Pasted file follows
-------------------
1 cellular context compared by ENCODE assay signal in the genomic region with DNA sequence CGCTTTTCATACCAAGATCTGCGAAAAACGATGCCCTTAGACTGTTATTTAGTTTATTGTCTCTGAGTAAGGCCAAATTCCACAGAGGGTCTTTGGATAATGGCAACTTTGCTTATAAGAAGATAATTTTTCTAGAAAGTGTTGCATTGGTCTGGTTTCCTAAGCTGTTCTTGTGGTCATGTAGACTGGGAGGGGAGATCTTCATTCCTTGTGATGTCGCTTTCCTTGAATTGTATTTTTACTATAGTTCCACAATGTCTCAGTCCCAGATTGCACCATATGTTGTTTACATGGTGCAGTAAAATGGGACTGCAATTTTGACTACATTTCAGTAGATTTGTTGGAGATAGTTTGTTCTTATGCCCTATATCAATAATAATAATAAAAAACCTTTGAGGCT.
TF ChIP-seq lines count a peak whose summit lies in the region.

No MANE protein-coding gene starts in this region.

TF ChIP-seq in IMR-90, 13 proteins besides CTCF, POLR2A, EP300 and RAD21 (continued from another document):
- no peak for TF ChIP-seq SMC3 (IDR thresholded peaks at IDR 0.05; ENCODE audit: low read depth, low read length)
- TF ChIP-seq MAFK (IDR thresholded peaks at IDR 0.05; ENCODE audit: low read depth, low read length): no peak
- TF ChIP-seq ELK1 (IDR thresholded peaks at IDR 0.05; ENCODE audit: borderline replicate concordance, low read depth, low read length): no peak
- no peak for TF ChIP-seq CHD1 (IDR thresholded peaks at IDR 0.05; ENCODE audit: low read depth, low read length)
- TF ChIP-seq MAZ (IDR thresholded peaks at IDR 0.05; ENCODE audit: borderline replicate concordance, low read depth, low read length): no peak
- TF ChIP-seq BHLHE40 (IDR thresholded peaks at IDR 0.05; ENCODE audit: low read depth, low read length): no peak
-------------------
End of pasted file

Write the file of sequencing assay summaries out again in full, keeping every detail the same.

1 cellular context compared by ENCODE assay signal in the genomic region with DNA sequence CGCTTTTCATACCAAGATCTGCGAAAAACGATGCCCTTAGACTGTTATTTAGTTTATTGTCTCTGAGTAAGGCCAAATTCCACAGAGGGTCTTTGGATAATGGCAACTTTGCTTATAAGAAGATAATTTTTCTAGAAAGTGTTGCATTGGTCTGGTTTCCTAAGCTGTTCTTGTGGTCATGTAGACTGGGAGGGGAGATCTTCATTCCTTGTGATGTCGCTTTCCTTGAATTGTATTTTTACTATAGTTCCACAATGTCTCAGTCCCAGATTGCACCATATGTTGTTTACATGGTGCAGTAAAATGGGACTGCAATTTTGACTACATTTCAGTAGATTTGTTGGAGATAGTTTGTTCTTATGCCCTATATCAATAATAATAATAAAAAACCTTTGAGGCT.
TF ChIP-seq lines count a peak whose summit lies in the region.

No MANE protein-coding gene starts in this region.

TF ChIP-seq in IMR-90, 13 proteins besides CTCF, POLR2A, EP300 and RAD21 (continued from another document):
- no peak for TF ChIP-seq SMC3 (IDR thresholded peaks at IDR 0.05; ENCODE audit: low read depth, low read length)
- TF ChIP-seq MAFK (IDR thresholded peaks at IDR 0.05; ENCODE audit: low read depth, low read length): no peak
- TF ChIP-seq ELK1 (IDR thresholded peaks at IDR 0.05; ENCODE audit: borderline replicate concordance, low read depth, low read length): no peak
- no peak for TF ChIP-seq CHD1 (IDR thresholded peaks at IDR 0.05; ENCODE audit: low read depth, low read length)
- TF ChIP-seq MAZ (IDR thresholded peaks at IDR 0.05; ENCODE audit: borderline replicate concordance, low read depth, low read length): no peak
- TF ChIP-seq BHLHE40 (IDR thresholded peaks at IDR 0.05; ENCODE audit: low read depth, low read length): no peak